Subject: Re: Is C a functional programming language?
From: Erik Naggum <>
Date: 1999/03/19
Newsgroups: comp.lang.smalltalk,,comp.lang.c++,comp.lang.basic.visual,comp.lang.lisp,comp.soft-sys.powerbuilder
Message-ID: <>

* Darren Webb <>
| A functional language is generally characterised by its lack of state, so the
| order of computation isn't imperative.  LISP, Miranda, Nesl, Scheme etc. do
| this, usually by manipulation of sequences or steams.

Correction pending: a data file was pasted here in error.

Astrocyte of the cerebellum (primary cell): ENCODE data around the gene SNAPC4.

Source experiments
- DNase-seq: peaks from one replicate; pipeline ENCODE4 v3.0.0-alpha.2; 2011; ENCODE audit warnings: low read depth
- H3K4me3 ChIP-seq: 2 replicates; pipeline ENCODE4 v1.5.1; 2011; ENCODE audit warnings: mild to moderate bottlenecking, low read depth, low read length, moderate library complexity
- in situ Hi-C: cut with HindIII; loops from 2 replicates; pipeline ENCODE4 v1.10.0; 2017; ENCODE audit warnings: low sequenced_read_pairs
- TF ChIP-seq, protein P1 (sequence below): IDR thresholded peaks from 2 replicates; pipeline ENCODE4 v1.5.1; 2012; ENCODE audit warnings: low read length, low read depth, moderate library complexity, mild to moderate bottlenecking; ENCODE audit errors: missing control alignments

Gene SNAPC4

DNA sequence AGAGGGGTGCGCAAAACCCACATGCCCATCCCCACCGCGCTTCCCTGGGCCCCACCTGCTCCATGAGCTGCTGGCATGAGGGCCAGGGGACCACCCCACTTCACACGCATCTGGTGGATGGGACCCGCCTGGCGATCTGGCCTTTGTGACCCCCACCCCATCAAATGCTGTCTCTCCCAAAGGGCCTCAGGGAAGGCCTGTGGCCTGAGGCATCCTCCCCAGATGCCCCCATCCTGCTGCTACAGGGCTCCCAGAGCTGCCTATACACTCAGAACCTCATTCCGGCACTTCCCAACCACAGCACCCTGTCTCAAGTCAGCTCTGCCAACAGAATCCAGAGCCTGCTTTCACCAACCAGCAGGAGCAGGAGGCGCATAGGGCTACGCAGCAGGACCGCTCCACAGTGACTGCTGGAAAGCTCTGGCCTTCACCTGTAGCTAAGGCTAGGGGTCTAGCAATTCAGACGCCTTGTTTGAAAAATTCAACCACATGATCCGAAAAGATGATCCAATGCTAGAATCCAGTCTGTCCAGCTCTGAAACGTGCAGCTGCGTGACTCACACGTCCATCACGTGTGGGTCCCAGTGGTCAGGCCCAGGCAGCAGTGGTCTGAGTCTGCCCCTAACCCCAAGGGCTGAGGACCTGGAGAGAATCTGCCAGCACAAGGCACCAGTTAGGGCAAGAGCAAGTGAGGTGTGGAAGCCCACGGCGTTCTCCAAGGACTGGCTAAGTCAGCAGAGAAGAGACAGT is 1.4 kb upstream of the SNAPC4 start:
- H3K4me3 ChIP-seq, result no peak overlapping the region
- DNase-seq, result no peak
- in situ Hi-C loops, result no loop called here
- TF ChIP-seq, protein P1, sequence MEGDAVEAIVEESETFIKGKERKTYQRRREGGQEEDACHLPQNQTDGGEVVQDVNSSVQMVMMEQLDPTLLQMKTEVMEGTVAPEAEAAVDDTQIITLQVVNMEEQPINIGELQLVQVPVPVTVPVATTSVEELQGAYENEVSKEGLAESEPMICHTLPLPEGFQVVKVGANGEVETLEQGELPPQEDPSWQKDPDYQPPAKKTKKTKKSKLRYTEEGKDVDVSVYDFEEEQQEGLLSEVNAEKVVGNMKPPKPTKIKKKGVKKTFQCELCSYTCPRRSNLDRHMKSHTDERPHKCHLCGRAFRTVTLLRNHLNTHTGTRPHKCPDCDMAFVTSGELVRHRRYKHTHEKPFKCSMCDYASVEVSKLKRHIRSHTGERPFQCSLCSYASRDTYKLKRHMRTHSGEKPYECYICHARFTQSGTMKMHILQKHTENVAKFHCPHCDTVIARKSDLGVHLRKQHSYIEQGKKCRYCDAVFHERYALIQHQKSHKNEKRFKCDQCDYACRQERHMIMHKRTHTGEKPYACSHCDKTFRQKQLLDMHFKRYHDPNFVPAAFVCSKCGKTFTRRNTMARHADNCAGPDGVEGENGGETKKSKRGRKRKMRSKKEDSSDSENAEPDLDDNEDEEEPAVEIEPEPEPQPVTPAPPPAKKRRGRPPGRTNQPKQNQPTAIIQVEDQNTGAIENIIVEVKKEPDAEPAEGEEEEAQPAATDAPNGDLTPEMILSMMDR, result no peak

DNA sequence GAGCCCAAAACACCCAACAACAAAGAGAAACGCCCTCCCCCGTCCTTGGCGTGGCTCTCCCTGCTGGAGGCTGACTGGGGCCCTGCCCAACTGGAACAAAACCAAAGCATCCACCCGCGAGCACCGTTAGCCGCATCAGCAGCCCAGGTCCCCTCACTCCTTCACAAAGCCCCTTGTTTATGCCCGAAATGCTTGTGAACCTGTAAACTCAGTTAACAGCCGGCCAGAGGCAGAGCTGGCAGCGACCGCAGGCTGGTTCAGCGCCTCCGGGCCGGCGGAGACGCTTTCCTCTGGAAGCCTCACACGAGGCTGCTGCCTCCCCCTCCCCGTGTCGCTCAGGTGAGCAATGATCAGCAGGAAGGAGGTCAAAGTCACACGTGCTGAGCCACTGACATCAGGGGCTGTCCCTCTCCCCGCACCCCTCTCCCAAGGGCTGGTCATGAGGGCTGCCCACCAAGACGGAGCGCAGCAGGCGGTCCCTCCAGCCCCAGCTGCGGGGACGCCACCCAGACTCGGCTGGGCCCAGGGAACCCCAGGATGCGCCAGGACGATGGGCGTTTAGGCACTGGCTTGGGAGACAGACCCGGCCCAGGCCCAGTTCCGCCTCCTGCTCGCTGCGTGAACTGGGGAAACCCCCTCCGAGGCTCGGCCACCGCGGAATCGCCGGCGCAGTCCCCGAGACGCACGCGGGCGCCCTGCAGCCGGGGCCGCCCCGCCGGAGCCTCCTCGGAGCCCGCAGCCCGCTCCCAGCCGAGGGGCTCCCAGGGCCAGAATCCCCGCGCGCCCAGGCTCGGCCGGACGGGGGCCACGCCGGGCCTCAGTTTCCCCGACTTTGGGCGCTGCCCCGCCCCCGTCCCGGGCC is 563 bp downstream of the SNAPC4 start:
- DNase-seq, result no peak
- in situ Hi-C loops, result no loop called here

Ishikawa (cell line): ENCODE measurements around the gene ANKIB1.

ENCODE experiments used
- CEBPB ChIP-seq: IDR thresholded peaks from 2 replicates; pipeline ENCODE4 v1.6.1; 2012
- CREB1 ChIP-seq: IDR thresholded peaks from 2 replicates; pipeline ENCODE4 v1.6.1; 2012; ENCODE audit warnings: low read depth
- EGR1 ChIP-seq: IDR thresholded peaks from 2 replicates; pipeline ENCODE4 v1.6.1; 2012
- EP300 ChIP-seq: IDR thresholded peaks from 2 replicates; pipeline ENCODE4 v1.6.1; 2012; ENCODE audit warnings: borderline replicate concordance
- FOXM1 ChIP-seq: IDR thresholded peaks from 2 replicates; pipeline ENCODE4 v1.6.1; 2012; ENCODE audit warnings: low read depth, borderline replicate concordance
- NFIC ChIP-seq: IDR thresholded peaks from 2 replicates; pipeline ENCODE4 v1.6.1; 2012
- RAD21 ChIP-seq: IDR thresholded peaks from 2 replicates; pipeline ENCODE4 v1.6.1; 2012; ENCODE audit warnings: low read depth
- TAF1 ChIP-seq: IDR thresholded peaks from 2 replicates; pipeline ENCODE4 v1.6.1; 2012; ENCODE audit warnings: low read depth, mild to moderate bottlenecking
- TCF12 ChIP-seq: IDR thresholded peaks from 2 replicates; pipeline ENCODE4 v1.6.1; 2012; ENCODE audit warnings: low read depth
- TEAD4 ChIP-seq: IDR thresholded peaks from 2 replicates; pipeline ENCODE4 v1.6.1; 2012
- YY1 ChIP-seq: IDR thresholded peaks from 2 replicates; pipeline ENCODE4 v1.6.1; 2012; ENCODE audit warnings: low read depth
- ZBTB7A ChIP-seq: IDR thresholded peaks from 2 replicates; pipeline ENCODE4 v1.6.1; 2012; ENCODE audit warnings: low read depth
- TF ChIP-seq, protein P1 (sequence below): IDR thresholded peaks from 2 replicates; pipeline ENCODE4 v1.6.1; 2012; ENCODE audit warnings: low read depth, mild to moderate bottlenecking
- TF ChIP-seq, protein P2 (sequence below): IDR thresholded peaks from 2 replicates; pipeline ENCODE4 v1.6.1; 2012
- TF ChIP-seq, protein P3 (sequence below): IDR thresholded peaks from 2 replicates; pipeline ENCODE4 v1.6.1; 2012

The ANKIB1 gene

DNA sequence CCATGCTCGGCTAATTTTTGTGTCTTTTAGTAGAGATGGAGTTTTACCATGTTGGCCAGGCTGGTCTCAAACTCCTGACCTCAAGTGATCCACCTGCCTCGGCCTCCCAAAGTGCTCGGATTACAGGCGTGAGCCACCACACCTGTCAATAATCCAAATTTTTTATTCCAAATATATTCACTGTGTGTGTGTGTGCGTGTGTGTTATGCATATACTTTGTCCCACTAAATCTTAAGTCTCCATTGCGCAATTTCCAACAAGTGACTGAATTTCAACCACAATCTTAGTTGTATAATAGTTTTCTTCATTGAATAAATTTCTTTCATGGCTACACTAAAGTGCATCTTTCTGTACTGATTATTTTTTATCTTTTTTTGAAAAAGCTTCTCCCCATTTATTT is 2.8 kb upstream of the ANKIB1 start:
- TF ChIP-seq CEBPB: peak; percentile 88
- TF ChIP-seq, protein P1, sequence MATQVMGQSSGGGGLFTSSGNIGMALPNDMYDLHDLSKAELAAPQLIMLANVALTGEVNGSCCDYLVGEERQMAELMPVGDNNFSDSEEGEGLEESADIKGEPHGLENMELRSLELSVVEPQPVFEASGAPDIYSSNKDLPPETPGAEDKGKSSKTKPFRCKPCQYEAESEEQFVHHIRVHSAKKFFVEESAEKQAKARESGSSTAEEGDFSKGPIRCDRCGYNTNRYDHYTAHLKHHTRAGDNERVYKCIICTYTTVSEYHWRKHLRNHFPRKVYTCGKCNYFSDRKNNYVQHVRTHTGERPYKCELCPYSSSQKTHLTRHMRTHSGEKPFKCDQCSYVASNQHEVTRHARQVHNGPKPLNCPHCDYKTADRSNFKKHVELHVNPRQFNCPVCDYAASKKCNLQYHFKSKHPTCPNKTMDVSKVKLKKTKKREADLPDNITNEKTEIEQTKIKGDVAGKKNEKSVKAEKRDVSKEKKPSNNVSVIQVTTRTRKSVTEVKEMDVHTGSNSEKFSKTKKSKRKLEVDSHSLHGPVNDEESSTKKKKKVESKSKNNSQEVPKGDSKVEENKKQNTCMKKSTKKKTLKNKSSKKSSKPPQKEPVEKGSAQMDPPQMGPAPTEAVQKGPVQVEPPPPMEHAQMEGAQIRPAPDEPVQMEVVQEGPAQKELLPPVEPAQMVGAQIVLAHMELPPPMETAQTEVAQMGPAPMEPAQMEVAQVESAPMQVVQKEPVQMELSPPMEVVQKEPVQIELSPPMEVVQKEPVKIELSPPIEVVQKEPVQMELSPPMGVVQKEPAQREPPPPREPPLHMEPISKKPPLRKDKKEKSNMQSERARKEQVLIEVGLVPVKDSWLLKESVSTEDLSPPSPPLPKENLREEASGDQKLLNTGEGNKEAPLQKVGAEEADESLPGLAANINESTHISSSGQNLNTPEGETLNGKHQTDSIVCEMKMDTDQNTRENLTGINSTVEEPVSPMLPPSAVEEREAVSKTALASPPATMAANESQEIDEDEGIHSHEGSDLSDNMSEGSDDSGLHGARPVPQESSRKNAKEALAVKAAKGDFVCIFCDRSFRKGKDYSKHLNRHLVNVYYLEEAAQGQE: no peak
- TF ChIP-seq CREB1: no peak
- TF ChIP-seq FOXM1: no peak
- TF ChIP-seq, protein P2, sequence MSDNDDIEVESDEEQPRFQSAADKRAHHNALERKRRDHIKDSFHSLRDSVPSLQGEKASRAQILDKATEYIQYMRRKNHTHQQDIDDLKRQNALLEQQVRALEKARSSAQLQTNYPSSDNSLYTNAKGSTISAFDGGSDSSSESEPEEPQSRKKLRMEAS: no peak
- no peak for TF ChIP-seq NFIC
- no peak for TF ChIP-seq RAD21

sigh.  both Lisp and Scheme are not functional by this definition.  Lisp
  objects have state, and they can be destructively modified if you so want.

  BTW, all object-oriented languages have objects with state as an inherent
  property of their design.

#:Erik, who wonders how people who don't know Lisp "know" so much about it